Kids are really worried about the climate crisis

Kids are really worried about the climate crisis
Royalty-free stock photo ID: 1339306877 Sydney, Australia - March 15, 2019 - Thousands of Australian students gather in climate change protests, School Strike 4 Climate, defying calls by the Government to stay in school.

Middle school student activists write their elected representatives to urge climate action.

In 2019, Earth | Food | Life writing fellow Lucy Goodchild van Hilten, a science writer and mother of a young child, wrote a piece titled, “How to Talk to Kids About Climate Change.” Now I am pleased to report on the other side of that coin: How kids talk to adults about climate change.

This article was produced by Earth | Food | Life, a project of the Independent Media Institute.

It all started a few weeks ago when my friend Christine Willis invited me to speak to her seventh grade class at the Math and Science Exploratory School in Brooklyn, New York. Christine and her co-teacher Allison Pariani wanted their students—who are all quite aware of the various impacts of climate change—to grasp the power and potential of persuasive writing and thought that my work as an advocacy journalist would help. At the recommendation of another friend, Megan Dyer, herself a New York-based climate activist with Mothers Out Front and mother of a 12-year-old and a 15-year-old, I had the class sit in a circle to create a space where we could exchange ideas as peers. As Dyer told me, “Kids are so used to being talked to; so they love when they are heard.” Instead of presenting to them, I simply asked them questions to get to the activity I had in mind: Write letters to five of their elected legislators: Senator Chuck Schumer, Senator Kirsten Gillibrand, Representative Hakeem Jeffries, State Senator Jabari Brisport and State Assemblymember Jo Anne Simon.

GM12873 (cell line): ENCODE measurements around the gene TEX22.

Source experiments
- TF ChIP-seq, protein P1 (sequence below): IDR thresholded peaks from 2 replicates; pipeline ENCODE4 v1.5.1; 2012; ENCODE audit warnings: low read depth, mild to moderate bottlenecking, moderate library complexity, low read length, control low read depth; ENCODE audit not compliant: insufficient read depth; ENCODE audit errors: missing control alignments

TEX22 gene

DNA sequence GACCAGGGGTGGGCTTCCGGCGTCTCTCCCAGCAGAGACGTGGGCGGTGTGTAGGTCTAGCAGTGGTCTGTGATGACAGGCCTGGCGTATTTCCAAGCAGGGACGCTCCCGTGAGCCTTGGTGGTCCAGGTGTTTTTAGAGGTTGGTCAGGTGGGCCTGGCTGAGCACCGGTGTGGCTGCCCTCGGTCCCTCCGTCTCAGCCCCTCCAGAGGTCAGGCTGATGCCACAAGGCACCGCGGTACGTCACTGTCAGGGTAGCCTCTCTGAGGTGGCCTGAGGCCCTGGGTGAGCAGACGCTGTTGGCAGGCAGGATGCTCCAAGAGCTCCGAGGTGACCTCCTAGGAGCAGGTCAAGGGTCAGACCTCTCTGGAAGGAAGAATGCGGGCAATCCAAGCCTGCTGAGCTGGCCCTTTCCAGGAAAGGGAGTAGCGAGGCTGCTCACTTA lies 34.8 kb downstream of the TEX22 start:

In the circle, I asked them what journalism was, and what advocacy meant. Through this, they were able to figure out for themselves what “advocacy journalism” was—journalism with a point of view; in my case, it’s about getting consumers, voters, community members, public officials and legislators to take action to stem the climate crisis. I told them that part of what I do as an advocacy journalist covering the environment is to provide readers not only with facts about the climate crisis but also to show them ways to get involved in solutions. One direct way to get involved is to tell our elected representatives how we would like them to vote on bills and budgets that can have a meaningful impact on the climate fight. I showed them how to look up their elected representatives via

One of the questions I asked them is what concerns them about climate change. Their answers varied, but they were all legitimate fears. They are worried about rising sea levels, extreme weather events, the spread of disease, air pollution and the extinction crisis—all issues directly impacted by the climate crisis. I showed them a video about how St. Patrick’s Cathedral in Manhattan has switched from using oil and gas heating to a renewable heat source: geothermal energy.